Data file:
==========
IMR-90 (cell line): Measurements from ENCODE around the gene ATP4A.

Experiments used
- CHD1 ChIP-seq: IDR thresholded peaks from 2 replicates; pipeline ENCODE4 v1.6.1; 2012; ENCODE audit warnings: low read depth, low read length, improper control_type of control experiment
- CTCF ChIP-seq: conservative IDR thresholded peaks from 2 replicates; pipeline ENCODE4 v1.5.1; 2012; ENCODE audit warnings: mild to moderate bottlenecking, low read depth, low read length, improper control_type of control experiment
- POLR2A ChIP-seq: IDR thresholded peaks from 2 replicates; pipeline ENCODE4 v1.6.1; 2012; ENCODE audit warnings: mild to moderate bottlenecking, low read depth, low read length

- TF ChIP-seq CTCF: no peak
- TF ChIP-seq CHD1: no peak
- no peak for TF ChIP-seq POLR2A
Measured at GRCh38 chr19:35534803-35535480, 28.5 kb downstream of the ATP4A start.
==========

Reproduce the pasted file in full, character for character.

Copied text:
IMR-90 (cell line): Measurements from ENCODE around the gene ATP4A.

Experiments used
- CHD1 ChIP-seq: IDR thresholded peaks from 2 replicates; pipeline ENCODE4 v1.6.1; 2012; ENCODE audit warnings: low read depth, low read length, improper control_type of control experiment
- CTCF ChIP-seq: conservative IDR thresholded peaks from 2 replicates; pipeline ENCODE4 v1.5.1; 2012; ENCODE audit warnings: mild to moderate bottlenecking, low read depth, low read length, improper control_type of control experiment
- POLR2A ChIP-seq: IDR thresholded peaks from 2 replicates; pipeline ENCODE4 v1.6.1; 2012; ENCODE audit warnings: mild to moderate bottlenecking, low read depth, low read length

- TF ChIP-seq CTCF: no peak
- TF ChIP-seq CHD1: no peak
- no peak for TF ChIP-seq POLR2A
Measured at GRCh38 chr19:35534803-35535480, 28.5 kb downstream of the ATP4A start.